Sometimes more is more in the eyes of consumers—especially in today’s highly personalized world. As products become increasingly complex, how do you avoid confusing potential buyers?
Many businesses mistakenly believe simplicity is the cure-all for promoting consumer understanding. But, I’m going to let you in on a little secret: simplicity is often false hope for businesses looking to grow in their market.
Read: “Educating consumers to improve your bottom line”
The problem with simplicity
To keep up with customers’ increasing demands, businesses must do more: create more products and services; support more diverse customer bases; and accommodate more regulations with less customer disruption. You can bet your competitors are doing just this. Yet, there’s a lot of complexity in tackling these demands. While that complexity is confusing, disruptive, and seemingly out of our control, it’s necessary.
Here’s the twist: the solution to this complexity isn’t simplicity. Simplifying, like cutting products or making a process easier, can put you at a competitive disadvantage. Further, it can serve only to mask the complexity you’re battling—it rarely resolves it. Inevitably, complexity creeps back after you’ve simplified and attacks from another angle.
But there’s a silver lining to the frustrations of complexity: if you embrace it, you have the potential to create more value for your business and your customers. Some of the most successful businesses use complexity to drive innovation and identify new ways to grow. It helps businesses to outperform and differentiate themselves from even the most relentless competitors.
Simplicity just can’t create that kind of value.
Harness clarity to communicate the value in complexity
So you’re embracing complexity as a way to avoid confusing potential buyers and achieve more—so now what? First of all, we think the best way to achieve complexity’s value is to harness the power of clarity.
The difference between clarity and simplicity:
The two are often mistakenly used interchangeably. Unlike simplicity, clarity isn’t about eliminating complexity. Instead, it’s about explaining how complexity adds value to your business. If simplicity means cutting products from your portfolio, clarity means creating an ordered hierarchy to make it easier for customers to see each product’s value.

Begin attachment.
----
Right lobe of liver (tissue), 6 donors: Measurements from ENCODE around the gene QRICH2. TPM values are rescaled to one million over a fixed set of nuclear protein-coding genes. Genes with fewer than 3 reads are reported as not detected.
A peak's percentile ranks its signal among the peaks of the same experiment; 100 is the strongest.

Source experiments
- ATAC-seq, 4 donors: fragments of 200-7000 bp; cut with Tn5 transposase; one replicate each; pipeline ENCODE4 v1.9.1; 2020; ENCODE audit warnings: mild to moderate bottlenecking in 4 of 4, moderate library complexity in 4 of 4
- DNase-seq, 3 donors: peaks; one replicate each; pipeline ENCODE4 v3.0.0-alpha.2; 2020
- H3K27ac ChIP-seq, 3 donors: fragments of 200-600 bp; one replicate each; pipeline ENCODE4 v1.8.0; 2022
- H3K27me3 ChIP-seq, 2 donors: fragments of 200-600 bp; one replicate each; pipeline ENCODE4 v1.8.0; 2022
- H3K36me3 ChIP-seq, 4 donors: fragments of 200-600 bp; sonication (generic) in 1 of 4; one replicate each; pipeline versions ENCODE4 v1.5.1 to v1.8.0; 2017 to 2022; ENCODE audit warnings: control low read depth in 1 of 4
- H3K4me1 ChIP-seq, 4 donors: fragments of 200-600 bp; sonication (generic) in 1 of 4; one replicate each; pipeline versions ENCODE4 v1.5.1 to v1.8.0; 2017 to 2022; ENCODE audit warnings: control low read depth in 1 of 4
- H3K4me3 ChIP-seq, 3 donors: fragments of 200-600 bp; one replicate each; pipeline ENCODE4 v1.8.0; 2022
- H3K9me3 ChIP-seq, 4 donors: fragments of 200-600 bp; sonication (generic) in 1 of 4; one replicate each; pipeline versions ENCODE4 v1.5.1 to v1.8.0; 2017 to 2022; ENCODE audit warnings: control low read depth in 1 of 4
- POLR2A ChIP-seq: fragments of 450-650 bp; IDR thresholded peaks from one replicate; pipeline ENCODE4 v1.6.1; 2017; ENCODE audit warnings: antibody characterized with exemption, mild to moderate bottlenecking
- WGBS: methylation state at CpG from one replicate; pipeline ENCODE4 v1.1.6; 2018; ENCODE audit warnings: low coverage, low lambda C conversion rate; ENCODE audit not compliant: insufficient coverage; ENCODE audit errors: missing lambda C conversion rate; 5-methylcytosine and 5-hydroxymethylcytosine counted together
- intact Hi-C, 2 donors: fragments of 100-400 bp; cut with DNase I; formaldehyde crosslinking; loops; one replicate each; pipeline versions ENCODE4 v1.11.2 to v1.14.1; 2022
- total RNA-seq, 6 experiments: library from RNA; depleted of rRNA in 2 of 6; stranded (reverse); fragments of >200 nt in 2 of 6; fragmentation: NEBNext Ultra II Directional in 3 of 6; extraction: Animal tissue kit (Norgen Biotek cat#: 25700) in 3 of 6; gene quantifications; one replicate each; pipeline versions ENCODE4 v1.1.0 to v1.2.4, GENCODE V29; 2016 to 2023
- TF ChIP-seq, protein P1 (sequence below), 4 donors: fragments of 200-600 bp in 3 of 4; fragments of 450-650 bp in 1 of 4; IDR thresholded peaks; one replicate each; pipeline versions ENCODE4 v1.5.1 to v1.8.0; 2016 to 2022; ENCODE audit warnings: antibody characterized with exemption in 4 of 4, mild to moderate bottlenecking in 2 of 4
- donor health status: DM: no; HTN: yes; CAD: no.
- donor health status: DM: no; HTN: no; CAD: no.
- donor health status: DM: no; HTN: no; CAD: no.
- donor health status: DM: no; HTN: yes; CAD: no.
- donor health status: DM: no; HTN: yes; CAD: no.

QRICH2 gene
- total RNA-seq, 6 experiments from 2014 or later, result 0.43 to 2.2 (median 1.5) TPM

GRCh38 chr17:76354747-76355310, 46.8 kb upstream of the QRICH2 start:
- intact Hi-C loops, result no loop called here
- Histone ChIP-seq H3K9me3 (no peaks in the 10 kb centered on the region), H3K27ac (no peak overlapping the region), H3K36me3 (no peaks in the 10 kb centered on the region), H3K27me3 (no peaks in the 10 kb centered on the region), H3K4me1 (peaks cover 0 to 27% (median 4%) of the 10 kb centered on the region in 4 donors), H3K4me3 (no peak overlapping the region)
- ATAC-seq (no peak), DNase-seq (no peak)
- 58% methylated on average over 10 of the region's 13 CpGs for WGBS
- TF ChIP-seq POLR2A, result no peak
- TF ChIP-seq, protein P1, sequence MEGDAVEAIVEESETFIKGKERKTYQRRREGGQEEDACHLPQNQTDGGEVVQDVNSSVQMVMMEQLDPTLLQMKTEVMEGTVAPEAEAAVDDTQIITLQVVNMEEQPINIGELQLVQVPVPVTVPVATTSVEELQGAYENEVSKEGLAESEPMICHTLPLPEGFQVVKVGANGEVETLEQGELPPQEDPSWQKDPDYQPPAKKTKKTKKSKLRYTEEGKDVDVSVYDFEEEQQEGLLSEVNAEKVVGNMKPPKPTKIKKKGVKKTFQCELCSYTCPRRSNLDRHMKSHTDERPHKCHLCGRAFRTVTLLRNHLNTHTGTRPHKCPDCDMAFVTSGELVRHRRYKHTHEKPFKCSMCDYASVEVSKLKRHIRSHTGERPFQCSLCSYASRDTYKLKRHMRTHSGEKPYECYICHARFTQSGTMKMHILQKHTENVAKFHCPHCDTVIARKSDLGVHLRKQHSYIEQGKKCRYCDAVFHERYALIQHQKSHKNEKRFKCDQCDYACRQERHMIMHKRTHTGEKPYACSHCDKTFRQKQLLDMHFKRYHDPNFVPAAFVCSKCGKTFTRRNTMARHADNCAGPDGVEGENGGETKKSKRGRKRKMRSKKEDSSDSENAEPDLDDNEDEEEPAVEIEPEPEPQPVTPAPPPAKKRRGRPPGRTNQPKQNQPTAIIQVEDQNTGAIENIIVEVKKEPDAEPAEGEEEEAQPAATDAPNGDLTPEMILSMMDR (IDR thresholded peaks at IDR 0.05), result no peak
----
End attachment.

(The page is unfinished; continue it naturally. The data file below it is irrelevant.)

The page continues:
If our client had simplified and cut this new data service, customers would’ve missed out, and our client wouldn’t have capitalized on the opportunity to better serve their customers.
A real-world example
Recently, we helped a leading heavy-equipment manufacturer clarify their offering. Well known for its products, our client wanted to take the next step and diversify its portfolio by adding consultation-based data services. Some of the client’s internal teams said not to bother—customers would get confused if they were offered so many complex options. But our client was confident that data services would provide more value to its customers. So we partnered together to clarify its tiered data service model. Our support included creating go-to-market strategies, consultative sales training, organizational and franchise modeling, and pilot designs—all to clearly showcase the offering’s value to internal teams and customers.
It’s working. Because our client embraced clarity, their customers are realizing value that they never knew our client could provide. If our client had simplified and cut this new data service, customers would’ve missed out, and our client wouldn’t have capitalized on the opportunity to better serve their customers.
Up next: Why are my sales messages still not connecting?